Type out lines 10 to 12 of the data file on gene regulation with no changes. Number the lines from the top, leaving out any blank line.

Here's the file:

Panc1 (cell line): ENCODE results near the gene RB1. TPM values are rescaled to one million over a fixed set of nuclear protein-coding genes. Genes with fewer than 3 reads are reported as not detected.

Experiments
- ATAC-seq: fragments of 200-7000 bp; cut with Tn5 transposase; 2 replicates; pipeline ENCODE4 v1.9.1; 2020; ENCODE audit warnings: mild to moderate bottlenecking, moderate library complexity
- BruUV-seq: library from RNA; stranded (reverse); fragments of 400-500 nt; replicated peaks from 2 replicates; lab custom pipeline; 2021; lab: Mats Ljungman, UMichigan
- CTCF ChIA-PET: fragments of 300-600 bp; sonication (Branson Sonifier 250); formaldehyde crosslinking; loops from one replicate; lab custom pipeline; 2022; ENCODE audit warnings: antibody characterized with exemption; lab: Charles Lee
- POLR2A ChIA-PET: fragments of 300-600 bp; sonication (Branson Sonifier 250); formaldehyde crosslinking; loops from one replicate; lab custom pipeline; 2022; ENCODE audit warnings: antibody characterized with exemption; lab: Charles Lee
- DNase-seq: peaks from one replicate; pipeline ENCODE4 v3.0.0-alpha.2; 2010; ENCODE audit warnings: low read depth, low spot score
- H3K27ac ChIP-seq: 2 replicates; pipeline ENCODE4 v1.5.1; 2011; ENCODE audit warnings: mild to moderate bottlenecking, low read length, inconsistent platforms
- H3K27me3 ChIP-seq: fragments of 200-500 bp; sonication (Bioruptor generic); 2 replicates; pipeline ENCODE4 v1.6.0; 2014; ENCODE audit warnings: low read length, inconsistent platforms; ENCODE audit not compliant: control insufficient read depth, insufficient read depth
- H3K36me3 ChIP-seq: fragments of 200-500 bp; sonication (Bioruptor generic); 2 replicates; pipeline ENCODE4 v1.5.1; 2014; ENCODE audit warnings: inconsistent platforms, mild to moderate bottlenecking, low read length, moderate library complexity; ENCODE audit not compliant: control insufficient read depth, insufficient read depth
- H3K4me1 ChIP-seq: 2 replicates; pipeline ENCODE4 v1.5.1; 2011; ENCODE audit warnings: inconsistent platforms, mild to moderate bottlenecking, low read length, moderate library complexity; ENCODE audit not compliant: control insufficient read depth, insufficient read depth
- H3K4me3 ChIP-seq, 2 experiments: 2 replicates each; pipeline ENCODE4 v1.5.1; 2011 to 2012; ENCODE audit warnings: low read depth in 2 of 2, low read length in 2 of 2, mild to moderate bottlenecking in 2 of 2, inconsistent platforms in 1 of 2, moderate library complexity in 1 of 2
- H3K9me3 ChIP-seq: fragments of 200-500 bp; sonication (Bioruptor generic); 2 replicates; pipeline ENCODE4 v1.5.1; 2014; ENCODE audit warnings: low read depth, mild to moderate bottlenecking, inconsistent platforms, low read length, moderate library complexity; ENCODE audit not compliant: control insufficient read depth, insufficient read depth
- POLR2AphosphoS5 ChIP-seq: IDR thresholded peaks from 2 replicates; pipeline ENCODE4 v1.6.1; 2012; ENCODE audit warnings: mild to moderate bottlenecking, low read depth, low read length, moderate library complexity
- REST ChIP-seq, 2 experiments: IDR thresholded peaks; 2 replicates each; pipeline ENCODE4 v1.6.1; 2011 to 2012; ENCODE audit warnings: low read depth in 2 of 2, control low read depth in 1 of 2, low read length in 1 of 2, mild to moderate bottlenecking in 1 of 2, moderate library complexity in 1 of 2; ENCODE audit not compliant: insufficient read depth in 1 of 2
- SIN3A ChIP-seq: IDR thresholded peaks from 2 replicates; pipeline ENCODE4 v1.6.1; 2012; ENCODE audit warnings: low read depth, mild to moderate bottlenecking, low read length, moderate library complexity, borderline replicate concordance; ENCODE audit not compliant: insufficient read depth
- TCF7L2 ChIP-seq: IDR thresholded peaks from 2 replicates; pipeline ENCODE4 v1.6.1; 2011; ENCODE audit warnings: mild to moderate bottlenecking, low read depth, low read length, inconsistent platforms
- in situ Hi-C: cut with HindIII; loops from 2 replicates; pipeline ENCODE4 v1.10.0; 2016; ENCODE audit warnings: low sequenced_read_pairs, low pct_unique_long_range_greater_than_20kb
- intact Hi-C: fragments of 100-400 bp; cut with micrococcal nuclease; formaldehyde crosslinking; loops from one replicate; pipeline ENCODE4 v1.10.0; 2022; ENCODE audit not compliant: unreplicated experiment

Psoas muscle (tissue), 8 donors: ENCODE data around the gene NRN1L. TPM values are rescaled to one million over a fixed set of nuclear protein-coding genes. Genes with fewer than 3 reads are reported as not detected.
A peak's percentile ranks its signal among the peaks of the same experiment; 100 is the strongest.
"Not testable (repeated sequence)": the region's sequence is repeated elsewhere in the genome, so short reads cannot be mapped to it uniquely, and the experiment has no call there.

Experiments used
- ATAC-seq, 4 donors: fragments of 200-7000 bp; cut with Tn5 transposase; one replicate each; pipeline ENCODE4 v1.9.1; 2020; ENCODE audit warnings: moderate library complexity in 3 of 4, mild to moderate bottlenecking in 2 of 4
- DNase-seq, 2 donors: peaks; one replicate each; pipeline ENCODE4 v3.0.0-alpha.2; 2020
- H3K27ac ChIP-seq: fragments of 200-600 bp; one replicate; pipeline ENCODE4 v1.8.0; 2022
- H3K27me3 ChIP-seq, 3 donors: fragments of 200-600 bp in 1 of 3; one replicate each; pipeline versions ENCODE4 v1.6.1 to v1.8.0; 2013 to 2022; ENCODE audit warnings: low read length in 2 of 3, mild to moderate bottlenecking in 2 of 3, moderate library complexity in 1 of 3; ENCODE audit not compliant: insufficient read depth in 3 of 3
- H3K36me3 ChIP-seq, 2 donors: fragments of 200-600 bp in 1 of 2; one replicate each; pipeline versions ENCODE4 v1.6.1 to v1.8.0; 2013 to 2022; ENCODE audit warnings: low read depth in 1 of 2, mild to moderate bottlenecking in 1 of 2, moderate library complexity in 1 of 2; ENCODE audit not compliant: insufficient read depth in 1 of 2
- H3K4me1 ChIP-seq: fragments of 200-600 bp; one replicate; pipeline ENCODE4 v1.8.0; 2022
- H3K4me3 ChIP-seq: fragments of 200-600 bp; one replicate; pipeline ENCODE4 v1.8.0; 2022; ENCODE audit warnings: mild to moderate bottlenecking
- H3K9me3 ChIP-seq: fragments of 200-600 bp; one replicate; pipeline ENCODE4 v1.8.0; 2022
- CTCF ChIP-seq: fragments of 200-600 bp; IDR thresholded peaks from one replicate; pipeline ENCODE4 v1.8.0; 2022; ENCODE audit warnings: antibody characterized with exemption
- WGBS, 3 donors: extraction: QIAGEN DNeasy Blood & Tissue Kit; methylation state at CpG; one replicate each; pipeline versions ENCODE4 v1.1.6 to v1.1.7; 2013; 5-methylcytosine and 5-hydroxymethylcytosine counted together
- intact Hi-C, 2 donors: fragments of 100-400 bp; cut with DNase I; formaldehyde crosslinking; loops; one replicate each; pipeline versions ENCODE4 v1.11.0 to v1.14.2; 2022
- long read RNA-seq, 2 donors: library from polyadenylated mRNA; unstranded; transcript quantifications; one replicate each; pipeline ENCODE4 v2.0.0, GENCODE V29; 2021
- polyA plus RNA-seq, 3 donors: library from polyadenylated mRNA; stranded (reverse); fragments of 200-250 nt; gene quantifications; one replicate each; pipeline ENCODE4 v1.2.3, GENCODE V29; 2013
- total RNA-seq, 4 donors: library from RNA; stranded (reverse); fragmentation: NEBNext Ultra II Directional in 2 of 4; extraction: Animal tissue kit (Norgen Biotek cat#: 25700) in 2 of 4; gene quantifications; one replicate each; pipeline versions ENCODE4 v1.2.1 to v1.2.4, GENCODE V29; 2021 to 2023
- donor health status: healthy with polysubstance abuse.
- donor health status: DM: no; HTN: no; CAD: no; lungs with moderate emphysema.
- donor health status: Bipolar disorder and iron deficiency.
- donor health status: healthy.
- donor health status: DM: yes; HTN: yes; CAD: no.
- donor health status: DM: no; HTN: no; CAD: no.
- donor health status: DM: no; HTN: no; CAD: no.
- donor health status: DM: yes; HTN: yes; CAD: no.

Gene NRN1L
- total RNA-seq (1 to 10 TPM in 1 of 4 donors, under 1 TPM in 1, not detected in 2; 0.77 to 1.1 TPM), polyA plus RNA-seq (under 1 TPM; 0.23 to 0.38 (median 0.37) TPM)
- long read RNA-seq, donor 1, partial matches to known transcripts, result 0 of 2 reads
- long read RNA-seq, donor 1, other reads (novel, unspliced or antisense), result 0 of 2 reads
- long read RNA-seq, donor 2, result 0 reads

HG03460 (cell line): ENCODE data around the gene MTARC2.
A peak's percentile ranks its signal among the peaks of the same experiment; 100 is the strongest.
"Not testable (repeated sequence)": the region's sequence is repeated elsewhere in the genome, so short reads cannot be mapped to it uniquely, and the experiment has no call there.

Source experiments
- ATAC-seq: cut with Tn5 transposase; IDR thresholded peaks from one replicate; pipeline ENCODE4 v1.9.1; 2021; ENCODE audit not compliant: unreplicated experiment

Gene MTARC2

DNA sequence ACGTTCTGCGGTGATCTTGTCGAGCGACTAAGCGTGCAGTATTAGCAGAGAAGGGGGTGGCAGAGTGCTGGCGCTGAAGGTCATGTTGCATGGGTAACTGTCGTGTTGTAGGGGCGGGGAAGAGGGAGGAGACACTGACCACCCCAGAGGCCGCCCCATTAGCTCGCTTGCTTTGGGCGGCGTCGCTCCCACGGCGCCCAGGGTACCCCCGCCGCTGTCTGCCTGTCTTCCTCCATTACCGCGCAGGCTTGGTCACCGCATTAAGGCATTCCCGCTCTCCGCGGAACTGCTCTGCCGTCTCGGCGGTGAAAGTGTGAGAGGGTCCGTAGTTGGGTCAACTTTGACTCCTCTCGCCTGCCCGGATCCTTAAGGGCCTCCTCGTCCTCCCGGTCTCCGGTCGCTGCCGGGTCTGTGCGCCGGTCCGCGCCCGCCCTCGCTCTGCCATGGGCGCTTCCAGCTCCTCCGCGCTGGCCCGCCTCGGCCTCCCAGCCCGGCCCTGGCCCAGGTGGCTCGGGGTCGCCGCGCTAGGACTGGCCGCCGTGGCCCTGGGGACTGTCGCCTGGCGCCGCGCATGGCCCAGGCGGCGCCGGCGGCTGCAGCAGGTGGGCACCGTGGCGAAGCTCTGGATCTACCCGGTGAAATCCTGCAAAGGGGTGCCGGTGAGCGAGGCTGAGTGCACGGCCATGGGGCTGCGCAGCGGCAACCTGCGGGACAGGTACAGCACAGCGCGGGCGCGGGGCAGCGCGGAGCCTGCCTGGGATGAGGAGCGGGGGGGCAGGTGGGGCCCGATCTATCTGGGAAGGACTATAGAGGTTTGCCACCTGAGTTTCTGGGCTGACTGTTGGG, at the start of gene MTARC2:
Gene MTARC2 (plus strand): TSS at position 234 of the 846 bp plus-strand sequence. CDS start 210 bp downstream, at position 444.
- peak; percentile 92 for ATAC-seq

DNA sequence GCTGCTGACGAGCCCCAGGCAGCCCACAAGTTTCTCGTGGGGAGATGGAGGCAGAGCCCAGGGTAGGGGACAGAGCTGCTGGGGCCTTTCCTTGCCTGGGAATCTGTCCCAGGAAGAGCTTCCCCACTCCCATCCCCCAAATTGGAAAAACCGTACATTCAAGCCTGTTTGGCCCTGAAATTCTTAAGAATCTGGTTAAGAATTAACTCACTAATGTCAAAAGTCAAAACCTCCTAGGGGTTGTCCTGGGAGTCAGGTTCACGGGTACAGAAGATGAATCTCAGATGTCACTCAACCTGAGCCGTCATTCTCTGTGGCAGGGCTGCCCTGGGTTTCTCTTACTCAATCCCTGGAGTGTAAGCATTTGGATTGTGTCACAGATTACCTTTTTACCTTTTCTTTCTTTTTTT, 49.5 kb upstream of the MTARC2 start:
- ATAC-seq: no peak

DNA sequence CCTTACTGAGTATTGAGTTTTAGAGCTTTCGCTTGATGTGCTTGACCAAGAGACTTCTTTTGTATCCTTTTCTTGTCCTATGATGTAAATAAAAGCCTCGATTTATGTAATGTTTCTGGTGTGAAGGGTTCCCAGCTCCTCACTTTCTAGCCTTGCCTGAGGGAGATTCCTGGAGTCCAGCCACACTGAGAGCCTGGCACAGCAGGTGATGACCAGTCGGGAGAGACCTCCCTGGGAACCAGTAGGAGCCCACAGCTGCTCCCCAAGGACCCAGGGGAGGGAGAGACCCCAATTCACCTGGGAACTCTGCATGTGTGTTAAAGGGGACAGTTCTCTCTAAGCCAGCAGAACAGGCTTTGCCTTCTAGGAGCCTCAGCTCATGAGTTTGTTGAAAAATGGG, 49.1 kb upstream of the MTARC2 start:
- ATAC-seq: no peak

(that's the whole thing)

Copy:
- H3K36me3 ChIP-seq: fragments of 200-500 bp; sonication (Bioruptor generic); 2 replicates; pipeline ENCODE4 v1.5.1; 2014; ENCODE audit warnings: inconsistent platforms, mild to moderate bottlenecking, low read length, moderate library complexity; ENCODE audit not compliant: control insufficient read depth, insufficient read depth
- H3K4me1 ChIP-seq: 2 replicates; pipeline ENCODE4 v1.5.1; 2011; ENCODE audit warnings: inconsistent platforms, mild to moderate bottlenecking, low read length, moderate library complexity; ENCODE audit not compliant: control insufficient read depth, insufficient read depth
- H3K4me3 ChIP-seq, 2 experiments: 2 replicates each; pipeline ENCODE4 v1.5.1; 2011 to 2012; ENCODE audit warnings: low read depth in 2 of 2, low read length in 2 of 2, mild to moderate bottlenecking in 2 of 2, inconsistent platforms in 1 of 2, moderate library complexity in 1 of 2